At various points in modern history, ideas, products, messages, and other behaviors have suddenly and unexpectedly become very popular. Certain clothes become fashionable, crime rates go down at an unprecedented rate, and religions find millions of new worshippers. This phenomenon is called a social epidemic. Intuitively, most people would like to think that social epidemics happen slowly and gradually. But in fact, many changes in society are so sudden that they almost seem to happen overnight. The moment at which a social epidemic goes from invisible to seemingly ubiquitous is called a “Tipping Point.” The book seeks to understand how social epidemics happen, and whether it’s possible to start and control them.
There are three ways to understand social epidemics: in terms of the people who cause them; in terms of the content of the epidemic (i.e., the product, message, idea, or behavior being spread); and in terms of the environment or context in which the epidemic takes place. Each way of understanding a social epidemic corresponds to a different rule or law of epidemics.
The first law of social epidemics is the Law of the Few. In all social epidemics, a small handful of people wield a disproportionate amount of power. All people are connected to other people through family, friendship, work, hobbies, etc. But some people have more connections than other people—these people are called “Connectors.” Connectors have so many friends and acquaintances that when they hear an important piece of information, they’re likely to spread that information to many other people. Another kind of person who’s important to social epidemics is a “Maven.” Mavens are important because they love to accumulate knowledge. When there’s an exciting new product, a Maven will tell other people about the product, explaining why it’s such a good bargain. If the Maven tells a Connector about his discovery, then news of the product will reach many people, helping the product to become a major trend. The third kind of person who’s important to social epidemics is the Salesman. Salesmen are adept at persuading people to change their behavior. If a Salesman becomes aware of a new trend, then he will be likely to persuade many of his friends to “get in on” the trend. So when news of a trend passes from Mavens to Connectors to Salesmen, the trend will influence the behavior of many people, allowing the trend to reach its Tipping Point.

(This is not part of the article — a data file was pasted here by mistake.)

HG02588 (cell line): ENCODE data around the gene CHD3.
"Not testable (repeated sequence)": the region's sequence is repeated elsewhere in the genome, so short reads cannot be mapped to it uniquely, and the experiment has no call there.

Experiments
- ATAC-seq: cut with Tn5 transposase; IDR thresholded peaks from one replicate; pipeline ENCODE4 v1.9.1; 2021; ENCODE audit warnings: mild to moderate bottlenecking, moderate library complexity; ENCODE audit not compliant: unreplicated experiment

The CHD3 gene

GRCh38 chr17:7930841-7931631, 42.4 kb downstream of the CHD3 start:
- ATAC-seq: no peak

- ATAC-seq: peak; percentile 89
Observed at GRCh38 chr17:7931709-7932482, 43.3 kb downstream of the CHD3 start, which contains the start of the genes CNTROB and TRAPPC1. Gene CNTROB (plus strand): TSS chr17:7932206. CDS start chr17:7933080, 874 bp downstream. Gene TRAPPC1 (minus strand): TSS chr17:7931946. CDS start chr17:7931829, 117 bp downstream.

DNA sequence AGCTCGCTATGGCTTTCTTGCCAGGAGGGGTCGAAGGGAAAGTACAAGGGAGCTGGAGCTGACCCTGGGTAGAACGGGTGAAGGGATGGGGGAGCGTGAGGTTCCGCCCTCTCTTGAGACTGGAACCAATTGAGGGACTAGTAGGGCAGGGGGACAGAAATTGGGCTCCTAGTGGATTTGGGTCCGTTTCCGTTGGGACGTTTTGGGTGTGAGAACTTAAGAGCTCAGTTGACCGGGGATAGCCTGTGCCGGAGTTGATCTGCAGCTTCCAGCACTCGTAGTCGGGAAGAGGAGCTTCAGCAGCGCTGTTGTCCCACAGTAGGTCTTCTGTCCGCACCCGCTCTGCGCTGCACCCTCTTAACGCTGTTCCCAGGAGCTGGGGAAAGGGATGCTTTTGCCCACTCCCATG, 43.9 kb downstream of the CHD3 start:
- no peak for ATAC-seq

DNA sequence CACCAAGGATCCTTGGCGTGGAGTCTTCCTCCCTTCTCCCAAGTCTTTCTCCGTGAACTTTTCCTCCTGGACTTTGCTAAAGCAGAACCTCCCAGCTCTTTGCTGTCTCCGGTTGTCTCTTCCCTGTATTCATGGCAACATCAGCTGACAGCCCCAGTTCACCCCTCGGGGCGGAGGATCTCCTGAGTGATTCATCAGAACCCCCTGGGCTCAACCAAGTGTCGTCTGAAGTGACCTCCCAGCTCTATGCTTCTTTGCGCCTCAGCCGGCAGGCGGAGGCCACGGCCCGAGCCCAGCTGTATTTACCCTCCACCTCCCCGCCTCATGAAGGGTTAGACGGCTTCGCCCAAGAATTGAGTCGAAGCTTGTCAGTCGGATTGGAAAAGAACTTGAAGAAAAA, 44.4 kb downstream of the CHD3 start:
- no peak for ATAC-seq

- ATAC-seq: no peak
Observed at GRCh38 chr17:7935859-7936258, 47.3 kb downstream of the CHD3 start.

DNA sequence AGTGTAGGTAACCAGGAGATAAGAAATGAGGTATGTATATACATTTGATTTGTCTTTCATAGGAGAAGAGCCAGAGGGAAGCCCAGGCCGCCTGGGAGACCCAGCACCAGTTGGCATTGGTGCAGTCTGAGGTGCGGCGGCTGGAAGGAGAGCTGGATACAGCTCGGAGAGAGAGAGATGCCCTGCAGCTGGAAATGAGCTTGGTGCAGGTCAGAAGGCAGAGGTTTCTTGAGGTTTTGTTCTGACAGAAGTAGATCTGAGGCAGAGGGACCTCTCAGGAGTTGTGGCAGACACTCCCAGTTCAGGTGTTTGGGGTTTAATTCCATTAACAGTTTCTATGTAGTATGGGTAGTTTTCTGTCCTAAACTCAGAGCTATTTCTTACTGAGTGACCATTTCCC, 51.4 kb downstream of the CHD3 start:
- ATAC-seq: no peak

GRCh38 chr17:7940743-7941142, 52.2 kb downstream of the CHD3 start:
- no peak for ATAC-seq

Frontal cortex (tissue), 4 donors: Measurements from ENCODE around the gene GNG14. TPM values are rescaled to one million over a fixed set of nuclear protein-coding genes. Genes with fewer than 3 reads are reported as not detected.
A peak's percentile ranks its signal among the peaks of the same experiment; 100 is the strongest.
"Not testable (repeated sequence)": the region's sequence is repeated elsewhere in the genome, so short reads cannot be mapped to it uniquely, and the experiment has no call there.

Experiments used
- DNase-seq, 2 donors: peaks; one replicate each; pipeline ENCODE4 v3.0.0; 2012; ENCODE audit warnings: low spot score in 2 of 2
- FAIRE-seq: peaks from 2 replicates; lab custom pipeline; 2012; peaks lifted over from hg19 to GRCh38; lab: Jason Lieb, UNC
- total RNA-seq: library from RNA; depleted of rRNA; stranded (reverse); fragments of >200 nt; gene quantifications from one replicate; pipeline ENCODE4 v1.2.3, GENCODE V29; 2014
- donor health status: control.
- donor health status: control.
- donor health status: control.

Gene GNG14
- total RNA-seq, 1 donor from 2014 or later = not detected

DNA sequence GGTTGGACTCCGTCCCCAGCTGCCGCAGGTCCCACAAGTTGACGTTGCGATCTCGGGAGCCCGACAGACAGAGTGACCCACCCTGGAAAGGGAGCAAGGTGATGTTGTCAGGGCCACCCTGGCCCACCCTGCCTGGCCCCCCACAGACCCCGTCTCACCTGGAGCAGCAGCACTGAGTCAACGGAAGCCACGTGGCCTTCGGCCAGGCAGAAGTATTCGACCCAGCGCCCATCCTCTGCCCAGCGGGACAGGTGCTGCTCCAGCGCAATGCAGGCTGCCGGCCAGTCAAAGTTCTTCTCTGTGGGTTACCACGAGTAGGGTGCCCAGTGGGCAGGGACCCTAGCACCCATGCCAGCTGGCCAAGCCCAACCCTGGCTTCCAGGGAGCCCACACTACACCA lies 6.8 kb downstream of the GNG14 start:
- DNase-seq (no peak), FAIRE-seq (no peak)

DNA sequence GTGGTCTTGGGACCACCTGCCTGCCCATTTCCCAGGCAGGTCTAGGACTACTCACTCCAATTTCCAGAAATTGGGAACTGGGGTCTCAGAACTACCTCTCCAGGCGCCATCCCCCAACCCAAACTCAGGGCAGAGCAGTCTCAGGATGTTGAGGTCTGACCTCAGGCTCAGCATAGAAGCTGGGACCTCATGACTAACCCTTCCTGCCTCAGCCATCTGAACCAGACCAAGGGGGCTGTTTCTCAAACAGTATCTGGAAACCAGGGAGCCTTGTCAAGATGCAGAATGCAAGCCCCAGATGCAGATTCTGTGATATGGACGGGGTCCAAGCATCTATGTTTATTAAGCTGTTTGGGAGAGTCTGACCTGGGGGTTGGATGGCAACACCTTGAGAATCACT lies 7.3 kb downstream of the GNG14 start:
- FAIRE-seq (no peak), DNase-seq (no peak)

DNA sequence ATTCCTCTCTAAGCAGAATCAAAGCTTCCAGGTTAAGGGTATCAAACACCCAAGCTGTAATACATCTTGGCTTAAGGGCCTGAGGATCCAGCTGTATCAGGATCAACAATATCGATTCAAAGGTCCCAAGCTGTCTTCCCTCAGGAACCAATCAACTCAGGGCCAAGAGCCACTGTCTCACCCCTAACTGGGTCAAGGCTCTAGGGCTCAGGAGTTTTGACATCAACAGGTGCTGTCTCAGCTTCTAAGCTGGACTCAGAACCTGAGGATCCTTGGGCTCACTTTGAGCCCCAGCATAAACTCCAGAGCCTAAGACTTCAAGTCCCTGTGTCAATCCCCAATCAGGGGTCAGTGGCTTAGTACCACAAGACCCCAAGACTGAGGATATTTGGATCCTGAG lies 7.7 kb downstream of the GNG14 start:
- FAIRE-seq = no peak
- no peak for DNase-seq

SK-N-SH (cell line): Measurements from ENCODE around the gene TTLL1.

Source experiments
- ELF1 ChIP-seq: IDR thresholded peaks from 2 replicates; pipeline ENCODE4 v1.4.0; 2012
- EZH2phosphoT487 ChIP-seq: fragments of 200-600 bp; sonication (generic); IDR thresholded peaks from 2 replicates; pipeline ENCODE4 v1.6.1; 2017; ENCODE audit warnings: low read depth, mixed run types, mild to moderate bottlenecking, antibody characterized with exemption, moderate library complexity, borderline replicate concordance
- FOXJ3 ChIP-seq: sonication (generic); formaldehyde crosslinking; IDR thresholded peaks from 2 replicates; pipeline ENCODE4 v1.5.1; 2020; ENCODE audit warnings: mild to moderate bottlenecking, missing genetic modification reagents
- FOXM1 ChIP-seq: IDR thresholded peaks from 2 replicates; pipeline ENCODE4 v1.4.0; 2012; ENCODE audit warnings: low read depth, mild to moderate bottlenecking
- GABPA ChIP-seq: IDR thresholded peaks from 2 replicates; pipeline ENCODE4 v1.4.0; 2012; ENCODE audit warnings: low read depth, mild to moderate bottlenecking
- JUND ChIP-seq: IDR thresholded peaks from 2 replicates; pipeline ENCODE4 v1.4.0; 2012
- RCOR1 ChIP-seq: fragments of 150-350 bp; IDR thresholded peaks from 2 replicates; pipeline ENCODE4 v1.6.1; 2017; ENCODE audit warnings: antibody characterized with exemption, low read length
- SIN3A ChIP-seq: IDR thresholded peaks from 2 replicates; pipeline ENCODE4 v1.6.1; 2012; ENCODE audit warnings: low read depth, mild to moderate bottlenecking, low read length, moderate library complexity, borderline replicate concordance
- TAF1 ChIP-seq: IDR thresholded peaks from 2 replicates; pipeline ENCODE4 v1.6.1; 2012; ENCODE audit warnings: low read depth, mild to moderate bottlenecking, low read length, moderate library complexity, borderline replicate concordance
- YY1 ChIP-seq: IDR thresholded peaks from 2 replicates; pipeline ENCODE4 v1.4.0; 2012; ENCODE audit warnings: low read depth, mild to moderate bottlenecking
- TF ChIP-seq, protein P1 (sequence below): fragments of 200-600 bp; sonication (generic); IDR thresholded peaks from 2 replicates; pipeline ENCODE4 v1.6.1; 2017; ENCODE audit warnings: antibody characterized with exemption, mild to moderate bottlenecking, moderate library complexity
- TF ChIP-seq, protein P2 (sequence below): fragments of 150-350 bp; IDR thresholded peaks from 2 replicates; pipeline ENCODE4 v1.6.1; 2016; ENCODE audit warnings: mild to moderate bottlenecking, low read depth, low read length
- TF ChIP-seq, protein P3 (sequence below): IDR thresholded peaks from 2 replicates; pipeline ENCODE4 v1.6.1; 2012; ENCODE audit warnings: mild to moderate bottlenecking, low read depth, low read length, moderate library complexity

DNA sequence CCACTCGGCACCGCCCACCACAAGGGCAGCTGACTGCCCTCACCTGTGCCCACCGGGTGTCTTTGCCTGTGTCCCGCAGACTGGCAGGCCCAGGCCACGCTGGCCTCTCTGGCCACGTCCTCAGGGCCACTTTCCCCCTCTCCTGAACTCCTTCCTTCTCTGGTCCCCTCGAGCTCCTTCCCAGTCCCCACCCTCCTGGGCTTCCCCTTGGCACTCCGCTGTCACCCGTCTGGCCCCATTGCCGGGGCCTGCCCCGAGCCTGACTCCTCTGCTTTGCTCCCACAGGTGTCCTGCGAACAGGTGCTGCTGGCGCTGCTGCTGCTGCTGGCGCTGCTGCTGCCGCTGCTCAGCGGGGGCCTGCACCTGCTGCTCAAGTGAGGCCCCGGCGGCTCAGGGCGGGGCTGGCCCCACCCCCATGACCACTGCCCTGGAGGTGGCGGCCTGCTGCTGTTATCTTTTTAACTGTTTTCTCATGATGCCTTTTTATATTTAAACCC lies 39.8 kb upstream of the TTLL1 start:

The second law of social epidemics is the concept of “stickiness.” People are important in disseminating information and spreading word about trends, but that’s not enough. The idea, product, or message being spread must be at least somewhat intriguing, memorable, or addictive—in a word, “sticky.” Advertising agencies often spend millions of dollars to identify what is and isn’t “sticky” for consumers. One of the best examples of stickiness is the TV show Sesame Street. The show’s producers devoted an unprecedented amount of research to determining what attracts young children’s attention. The producers tried to teach children about reading and math by first interesting them. Researchers for Sesame Street found that children enjoyed TV shows that blended “fantasy and reality,” hence famous characters like Big Bird and Oscar the Grouch. Later on, children’s shows like Blue’s Clues improved on Sesame Street research by showing that children like shows with strong narrative and lots of repetition. Sesame Street and Blue’s Clues have not only been very popular, but also educated millions of children about reading and counting—demonstrating how “stickiness” can be of great help to TV watchers.